Challenges facing businesses in 2018

UK businesses are facing a tough time. From political and economic uncertainties to ever-changing technologies.

Below is a quick guide on how businesses can attract and retain new customers in 2018.

UK Business landscape from 2007-2018

Over the past 10 years’ British business have faced some huge challenges. A recession hit in 2007, followed by a banking collapse in 2008. At the height of the economic downturn as many as 50 businesses closed each day. Reasons included declining sales due and the credit crunch. This meant businesses could not access credit from banks or other lending institutions.

Across the country, many industries were hit hard. Even large businesses like Woolworths and Blockbuster weren’t safeguarded. In fact, no business was “too big to fail”. RBS (Royal Bank of Scotland) also collapsed. RBS was most known for sponsoring the Six Nations Rugby Tournament.

Following the recession surviving UK businesses continued to struggle. During this time there was a rise in ‘discount retailers’.

Poundland, Lidl, and Primark all saw their profits increase whilst others stagnated. By 2015-2014 the economy and business landscape showed signs of recovery. However, in 2016 UK Businesses were dealt a huge blow.

On June 23rd 2016, The UK voted to leave the EU in what was called ‘Brexit’. Since then, there have been many discussions about the impact of Brexit.

Challenges facing businesses in 2018

A number of tough challenges lie ahead for businesses in 2018. Successfully navigating the changing business landscape will be key to survival. Avoiding mistakes made in the past will also affect how businesses perform.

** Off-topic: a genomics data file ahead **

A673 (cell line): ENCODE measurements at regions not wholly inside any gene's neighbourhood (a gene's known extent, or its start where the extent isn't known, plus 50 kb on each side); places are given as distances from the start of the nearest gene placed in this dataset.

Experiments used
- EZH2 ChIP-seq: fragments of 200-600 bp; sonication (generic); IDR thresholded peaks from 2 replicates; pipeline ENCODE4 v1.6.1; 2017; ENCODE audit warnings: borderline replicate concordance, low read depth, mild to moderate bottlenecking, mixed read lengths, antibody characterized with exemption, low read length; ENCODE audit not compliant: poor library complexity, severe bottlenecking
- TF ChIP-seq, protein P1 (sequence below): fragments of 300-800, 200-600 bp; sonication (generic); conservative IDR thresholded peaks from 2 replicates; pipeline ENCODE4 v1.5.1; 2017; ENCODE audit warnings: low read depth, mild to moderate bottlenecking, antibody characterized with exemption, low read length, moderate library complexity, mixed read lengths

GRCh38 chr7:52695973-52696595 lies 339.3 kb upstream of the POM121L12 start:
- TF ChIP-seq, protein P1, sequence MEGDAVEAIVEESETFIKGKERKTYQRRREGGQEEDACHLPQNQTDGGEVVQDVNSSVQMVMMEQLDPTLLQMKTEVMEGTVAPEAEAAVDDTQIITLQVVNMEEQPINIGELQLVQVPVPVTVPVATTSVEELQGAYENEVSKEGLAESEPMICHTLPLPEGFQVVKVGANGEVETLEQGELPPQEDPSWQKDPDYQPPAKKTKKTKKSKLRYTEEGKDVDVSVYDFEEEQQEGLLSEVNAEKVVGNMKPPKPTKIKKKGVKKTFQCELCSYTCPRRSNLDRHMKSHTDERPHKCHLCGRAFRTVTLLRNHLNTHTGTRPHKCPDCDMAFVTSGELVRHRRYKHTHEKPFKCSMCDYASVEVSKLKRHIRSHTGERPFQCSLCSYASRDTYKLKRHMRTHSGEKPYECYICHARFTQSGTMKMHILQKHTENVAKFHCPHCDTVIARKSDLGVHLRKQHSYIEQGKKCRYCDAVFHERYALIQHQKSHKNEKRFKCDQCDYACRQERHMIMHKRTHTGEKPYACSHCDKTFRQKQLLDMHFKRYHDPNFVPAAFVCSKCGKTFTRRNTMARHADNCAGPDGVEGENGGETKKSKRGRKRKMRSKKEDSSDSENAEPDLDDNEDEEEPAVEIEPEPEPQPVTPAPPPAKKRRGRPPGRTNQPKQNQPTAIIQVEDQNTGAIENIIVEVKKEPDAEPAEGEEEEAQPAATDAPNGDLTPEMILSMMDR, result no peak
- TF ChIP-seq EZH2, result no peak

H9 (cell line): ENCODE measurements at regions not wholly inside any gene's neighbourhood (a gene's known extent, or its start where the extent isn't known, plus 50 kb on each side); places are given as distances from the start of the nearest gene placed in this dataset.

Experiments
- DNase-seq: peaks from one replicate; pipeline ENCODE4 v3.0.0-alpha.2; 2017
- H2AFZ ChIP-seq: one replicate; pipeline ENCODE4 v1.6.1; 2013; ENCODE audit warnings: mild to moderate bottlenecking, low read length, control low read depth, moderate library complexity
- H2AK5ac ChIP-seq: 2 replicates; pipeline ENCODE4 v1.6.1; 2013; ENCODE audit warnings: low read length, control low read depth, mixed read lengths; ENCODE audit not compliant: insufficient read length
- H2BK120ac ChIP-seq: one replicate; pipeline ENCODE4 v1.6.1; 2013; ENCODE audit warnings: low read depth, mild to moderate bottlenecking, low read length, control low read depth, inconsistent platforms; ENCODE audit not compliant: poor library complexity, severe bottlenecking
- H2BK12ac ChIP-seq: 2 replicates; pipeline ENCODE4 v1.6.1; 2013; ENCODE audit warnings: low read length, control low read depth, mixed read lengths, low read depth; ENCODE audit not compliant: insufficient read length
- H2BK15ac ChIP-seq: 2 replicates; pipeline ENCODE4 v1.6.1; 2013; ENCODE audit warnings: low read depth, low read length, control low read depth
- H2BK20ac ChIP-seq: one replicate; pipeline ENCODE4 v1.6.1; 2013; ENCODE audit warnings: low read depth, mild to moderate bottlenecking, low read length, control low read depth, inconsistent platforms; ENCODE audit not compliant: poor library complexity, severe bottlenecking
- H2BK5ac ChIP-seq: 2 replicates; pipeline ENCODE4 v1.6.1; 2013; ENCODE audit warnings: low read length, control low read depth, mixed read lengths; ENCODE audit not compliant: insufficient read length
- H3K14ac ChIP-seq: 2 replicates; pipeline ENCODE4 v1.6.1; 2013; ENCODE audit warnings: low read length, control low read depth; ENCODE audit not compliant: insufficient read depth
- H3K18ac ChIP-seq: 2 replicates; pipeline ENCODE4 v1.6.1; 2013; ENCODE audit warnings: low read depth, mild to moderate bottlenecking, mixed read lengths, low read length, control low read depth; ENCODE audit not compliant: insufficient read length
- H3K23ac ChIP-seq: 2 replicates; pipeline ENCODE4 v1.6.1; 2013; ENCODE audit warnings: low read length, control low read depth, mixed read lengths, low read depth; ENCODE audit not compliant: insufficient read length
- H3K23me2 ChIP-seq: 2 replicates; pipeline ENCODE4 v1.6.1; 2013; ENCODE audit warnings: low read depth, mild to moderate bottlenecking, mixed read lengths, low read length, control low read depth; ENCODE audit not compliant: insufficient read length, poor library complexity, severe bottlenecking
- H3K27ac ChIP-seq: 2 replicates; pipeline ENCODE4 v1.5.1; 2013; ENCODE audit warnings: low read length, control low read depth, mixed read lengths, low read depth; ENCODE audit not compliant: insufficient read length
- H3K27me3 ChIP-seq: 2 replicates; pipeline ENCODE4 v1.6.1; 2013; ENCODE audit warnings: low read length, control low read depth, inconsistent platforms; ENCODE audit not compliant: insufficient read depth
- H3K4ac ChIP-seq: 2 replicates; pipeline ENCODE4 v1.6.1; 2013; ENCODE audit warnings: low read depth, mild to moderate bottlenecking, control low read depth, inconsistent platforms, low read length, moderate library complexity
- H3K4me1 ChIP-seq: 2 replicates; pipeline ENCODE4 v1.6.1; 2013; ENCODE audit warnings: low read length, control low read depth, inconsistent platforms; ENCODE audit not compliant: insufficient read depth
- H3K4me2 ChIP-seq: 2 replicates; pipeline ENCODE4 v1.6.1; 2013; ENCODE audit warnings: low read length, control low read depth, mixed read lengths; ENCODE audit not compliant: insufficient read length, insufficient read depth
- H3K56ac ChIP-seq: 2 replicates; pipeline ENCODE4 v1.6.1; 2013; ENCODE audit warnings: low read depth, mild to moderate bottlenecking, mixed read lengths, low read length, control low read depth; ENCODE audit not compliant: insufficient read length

1. Brexit

Brexit is still somewhat a mystery which makes it a scary proposition. Without clear guidance from government officials, businesses are left with many questions. From recent studies, we can identify two areas where Brexit will hit. Firstly, in recruitment.

Once upon a time recruiting in the UK was a dream, now it could be a nightmare. Brexit has made the UK highly unattractive for foreign workers. For non-national employees, their immigration status is pending.

Industries hiring for specialised positions will be affected the most. Brexit has also impacted the value of the pound. Once a strong reliable currency, the pound is on shaky ground. Inflation and trade are likely to suffer if the pound remains unstable.

2. New payment technologies

In order to meet consumer demands, businesses must constantly adapt. Customers online and on the high street are demanding faster service. For online customers one area identified for change is payment.

Decreasing the amount of time spent at an online checkout is vital. This means putting down credit and debit cards. Both of which are time considering, given the amount of information required. New payment technologies like iDebit and Amazon are hassle-free. IDebit simply allows customers to pay directly from their online banking.

Voiding the need to break out the plastic. Amazon pay simply allows Amazon customers to pay using their stored payment methods. Both methods are free to use and time efficient. For high street shops adapting PDQ machines for contactless is a must.

3. Social media

Social media allows for instant communication between people. For businesses incorporating social media is vital. Facebook statistics show there are over 2 billion users worldwide. For businesses looking to market themselves, that’s a huge audience.

If successful businesses will find social media to be very multi-functional. Firstly, social media is a communication tool. Many retailers list Facebook as a contact method. Response times are even recorded on Facebook and shown to customers.

Secondly, Social media is a marketing tool. Special offers and advertisements can all be promoted on social media. However, strategies and good content are needed to make social media work.

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